Wednesday, February 13, 2013

On Re-Reading Books

A few weeks ago I reread Helene Hanff's wonderful book 84 Charing Cross Road (you can see my review of it here). After I was finished, a thought occurred to me: why did I just read a book (slim though this volume is) that I've read at least ten times before, when there are so many other books out there I haven't read yet?

It doesn't seem all that strange when we watch a favorite movie so many times we can quote the dialogue word-for-word, or when we listen to the same song or album repeatedly. But with books it is a bit different. Watching films and listening to music are essentially passive forms of entertainment; with a book there is a serious commitment of time, and the inability to do anything else while reading. You can use a power saw or fry chicken and listen to Beatles at the same time; try doing those things while reading A Farewell to Arms and you may end up in the hospital.

I believe there are several reasons we go back to the same books over the years. For one, we know what we're getting. There is nothing worse than spending hours or days reading a book only to find out it wasn't really worth the time, especially if the ending was a disappointment (for a good example, see my review of The Historian here). With a book you've read and loved, you know you will not be disappointed.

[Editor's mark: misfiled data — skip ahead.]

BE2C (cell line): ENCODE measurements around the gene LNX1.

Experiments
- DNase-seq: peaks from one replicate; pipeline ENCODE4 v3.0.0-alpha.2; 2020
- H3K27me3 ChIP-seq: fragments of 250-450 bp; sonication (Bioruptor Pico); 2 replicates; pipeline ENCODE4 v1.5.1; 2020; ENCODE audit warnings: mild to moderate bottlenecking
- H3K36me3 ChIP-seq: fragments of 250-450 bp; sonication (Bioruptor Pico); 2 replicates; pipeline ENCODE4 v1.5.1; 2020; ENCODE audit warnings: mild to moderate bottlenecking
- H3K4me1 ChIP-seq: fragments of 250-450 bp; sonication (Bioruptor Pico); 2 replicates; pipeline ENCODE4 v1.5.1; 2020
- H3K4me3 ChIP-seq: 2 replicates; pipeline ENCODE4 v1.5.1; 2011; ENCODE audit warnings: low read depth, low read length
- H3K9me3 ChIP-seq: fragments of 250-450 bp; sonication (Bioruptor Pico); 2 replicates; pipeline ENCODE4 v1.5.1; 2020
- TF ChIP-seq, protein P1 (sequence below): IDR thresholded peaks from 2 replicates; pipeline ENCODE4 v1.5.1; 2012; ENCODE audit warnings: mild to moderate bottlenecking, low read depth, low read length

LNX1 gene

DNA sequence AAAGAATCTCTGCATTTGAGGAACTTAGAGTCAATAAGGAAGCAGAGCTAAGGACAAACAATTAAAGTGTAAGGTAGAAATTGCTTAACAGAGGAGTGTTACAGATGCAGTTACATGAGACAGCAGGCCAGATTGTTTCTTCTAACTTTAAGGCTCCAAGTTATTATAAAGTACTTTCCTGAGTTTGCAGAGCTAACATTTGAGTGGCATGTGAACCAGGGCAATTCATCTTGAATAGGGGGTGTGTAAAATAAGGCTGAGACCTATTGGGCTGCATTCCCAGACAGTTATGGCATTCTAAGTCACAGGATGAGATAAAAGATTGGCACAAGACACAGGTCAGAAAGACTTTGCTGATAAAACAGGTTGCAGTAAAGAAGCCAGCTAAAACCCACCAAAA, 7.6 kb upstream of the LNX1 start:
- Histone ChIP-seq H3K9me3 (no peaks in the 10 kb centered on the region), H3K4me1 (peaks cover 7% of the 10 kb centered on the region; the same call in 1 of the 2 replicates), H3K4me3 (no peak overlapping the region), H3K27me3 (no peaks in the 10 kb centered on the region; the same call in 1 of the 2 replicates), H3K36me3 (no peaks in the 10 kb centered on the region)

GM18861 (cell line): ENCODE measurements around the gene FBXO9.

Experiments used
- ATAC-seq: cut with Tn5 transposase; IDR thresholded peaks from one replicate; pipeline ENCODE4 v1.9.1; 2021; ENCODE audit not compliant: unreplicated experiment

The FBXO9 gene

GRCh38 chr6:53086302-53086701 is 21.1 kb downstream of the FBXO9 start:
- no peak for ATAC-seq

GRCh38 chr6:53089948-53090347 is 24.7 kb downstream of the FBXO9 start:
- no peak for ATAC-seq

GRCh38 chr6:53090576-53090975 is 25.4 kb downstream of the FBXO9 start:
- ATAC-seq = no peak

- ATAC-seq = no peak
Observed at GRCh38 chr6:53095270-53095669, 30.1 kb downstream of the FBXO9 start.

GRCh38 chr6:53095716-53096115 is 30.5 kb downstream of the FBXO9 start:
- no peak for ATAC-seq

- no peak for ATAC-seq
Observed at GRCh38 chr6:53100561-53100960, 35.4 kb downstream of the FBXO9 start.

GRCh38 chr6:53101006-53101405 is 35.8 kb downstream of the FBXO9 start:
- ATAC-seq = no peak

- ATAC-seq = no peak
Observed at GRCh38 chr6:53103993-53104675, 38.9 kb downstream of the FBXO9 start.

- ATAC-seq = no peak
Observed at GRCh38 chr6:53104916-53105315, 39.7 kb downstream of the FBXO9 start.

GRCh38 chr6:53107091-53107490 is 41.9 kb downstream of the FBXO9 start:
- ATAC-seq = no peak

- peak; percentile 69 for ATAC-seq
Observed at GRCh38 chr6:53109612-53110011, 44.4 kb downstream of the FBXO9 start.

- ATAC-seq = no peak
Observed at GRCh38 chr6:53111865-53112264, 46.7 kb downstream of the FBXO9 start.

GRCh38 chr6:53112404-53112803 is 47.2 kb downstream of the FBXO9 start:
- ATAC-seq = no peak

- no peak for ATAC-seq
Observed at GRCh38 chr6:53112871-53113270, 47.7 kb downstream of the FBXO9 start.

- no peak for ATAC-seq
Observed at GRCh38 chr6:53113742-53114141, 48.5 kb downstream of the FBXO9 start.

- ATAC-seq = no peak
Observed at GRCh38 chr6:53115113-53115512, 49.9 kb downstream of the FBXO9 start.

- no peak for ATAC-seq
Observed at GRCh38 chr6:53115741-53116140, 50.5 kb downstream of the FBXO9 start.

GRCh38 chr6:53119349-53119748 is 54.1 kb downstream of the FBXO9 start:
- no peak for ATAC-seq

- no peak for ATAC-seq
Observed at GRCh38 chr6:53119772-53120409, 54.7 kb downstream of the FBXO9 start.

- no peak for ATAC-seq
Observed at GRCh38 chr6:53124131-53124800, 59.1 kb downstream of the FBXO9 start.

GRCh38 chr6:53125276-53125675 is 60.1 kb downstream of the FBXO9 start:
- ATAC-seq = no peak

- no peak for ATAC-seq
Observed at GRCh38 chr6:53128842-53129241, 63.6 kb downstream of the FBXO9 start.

Another thing about rereading a well-loved book is that in many ways it is like visiting an old friend. I find that the books I tend to read more than once have especially strong and well-written characters in addition to a good story. Spending time with these characters again is like running into an old college roommate. You may not want want to live with them again, but it's enjoyable spending a few hours together.

Finally, the books I reread almost always give me something new each time I read them. Whether it's a passage I somehow didn't catch before, or an event that speaks to me in a new way, there's always something fresh about them. For example, I have read The Razor's Edge every year for nearly 30 years, and each time I get something new out of it. The book hasn't changed, but my life has, and the novel reaches me in ways in my 40s that it never could have at 20.

So while I encourage everyone to read as many books as they possibly can (it's the key to a well-rounded life), be sure to take the time to go back and read the books you loved again. They'll wait for you and welcome you home every time.

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